Most of us make use of sayings or proverbs that are older than our grandmothers without thinking twice about it. The appeal of these ready-made phrases probably lies in the fact that they allow people to convey complex meanings or ideas quickly, without verbosity, and through ingenious metaphors that still hold to this day.
But, how exactly do these phrases become so ingrained into our language that we can’t talk without resorting to them? Join us to explore some of the most popular sayings and learn about their historic origins.
A bird in the hand is worth two in the bush
This seems intuitive and is normally interpreted as a hunter’s parable - better to catch one bird than miss many. But this medieval proverb actually comes from the sport of falconry and ‘the bird in the hand’ refers to the preying falcon. And clearly, without it, you won’t be able to catch any more birds, no matter how many reside in the proverbial ‘bush’.
Absence makes the heart grow fonder
This is a sweet metaphor about the workings of the human heart, with origins in the writings of Roman poet Sextus Propertius. Admittedly, the original phrase is a bit different - ‘Always toward absent lovers love’s tide stronger flows’ - but the meaning is intact.
An apple a day keeps the doctor away
Akin to a nursery rhyme, the earliest recording of this healthy advice in 1866 says ‘Eat an apple on going to bed, And you’ll keep the doctor from earning his bread’. As with many others of these popular sayings, time transformed the words, although the original meaning is still there.
Mad as a hatter
Why would a hatter be mad, one could think. But there’s some historical veracity to this one, since 19th-century hatters used the poisonous metal mercury in the making of hats.
A life’s worth of exposure to this element caused damage to the nervous systems of most hatters, causing them constant tremors that made them appear insane. Still to this day, mercury poisoning is known as the ‘Mad Hatter’s disease’.
Resting on laurels
Today this saying has mostly a negative connotation, used for those who are overly satisfied with their past achievements - while neglecting the present. But the idea originates, as so many, in ancient Greece.
Leaders and victorious athletes of antiquity were usually depicted among crowns of laurel leaves - a symbol connected to Apollo, one of the most important gods in the Greek pantheon. The plant eventually became associated with victory, status, and important achievements, and even Romans adopted the practice of presenting wreaths made of laurel branches to victorious generals.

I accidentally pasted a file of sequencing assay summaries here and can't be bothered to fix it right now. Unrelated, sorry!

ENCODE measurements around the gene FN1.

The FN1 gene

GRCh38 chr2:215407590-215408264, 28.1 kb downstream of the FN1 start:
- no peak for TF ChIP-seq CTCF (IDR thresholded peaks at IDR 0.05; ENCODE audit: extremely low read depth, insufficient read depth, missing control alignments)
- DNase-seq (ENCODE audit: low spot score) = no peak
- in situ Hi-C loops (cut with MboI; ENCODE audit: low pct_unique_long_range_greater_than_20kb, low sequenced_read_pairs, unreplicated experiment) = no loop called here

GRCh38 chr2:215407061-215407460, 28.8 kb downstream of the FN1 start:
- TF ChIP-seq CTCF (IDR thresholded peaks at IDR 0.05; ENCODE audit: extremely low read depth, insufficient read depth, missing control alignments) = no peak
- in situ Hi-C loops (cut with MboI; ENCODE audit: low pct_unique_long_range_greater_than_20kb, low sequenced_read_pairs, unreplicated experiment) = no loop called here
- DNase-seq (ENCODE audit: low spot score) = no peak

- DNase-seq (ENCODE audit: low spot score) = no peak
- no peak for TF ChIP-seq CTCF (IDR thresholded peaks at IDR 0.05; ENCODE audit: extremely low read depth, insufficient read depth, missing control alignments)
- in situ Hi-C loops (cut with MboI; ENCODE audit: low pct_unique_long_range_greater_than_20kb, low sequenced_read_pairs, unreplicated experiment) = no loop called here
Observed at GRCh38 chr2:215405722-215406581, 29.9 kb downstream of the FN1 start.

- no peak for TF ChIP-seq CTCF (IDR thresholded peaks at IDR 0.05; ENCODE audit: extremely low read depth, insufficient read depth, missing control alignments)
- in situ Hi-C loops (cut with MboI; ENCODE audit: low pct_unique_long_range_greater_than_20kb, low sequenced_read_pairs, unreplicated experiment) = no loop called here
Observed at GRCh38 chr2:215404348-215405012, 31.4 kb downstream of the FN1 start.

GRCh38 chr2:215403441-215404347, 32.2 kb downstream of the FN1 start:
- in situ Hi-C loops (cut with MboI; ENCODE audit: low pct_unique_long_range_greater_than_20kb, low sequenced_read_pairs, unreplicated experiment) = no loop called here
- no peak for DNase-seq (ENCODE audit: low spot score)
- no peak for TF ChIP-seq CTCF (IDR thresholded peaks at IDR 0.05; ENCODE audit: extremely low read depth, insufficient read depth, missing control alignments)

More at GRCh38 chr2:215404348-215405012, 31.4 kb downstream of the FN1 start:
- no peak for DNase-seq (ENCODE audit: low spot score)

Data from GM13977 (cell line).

A chain is only as strong as its weakest link
A powerful reminder of how even the largest structures rest upon their smallest - and weakest - parts, this popular bit of wisdom was first recorded in 1786, in Thomas Reid’s ‘Essays on the Intellectual Powers of Man.’
Coincidentally, there’s a similar proverb of Basque origin ‘Haria meheenean eten ohi da’ - that means ‘A thread usually breaks where it is thinnest’.
A rolling stone gathers no moss
Many artists, like Bob Dylan and - obviously - The Rolling Stones, paid their respects to this ancient proverb about the advantages of not settling anywhere and just going wherever the wind takes you. While the actual origin of the phrase is somewhat disputed among scholars, most agree that it originated in Roman times, but was greatly popularized by Erasmus of Rotterdam around the year 1500.
Blood is thicker than water
A phrase that could fit well in the mouth of a Godfather-esque character, this medieval proverb simply means that family bonds will always come over the bonds of friendship or love. The oldest record of this proverb is in German and goes back to the 12th century.
Recently, there has been some speculation that the original meaning of the proverb referred not to family bonds but to bonds made in battle - between fellow warriors - but some claim there’s not enough evidence to back this interpretation.
When life gives you lemons, make lemonade
A very popular motivational proverb - and with good reason! - that encourages us to keep striving through the sourness or difficulties of life (represented by the lemons) and make the most of it.
The phrase was first coined by American writer Elbert Hubbard in a 1915 obituary for a friend, where he praised his optimistic attitude in life: ‘He picked up the lemons that Fate had sent him and started a lemonade-stand.’
All's well that ends well
We reach the end of our little list with another classic saying, inspired by the title of a Shakespeare comedic play of the late 1500s. The main idea behind this one is that a happy ending can make up for everything that has happened before, a golden rule that many Hollywood screenwriters have taken to heart – perhaps even too much.
But who can hate a happy ending? Well, if you are yet not ready to put an end to your curiosity, don’t worry! We will continue exploring fun and interesting facts about language and the history behind many words and sayings we take for granted.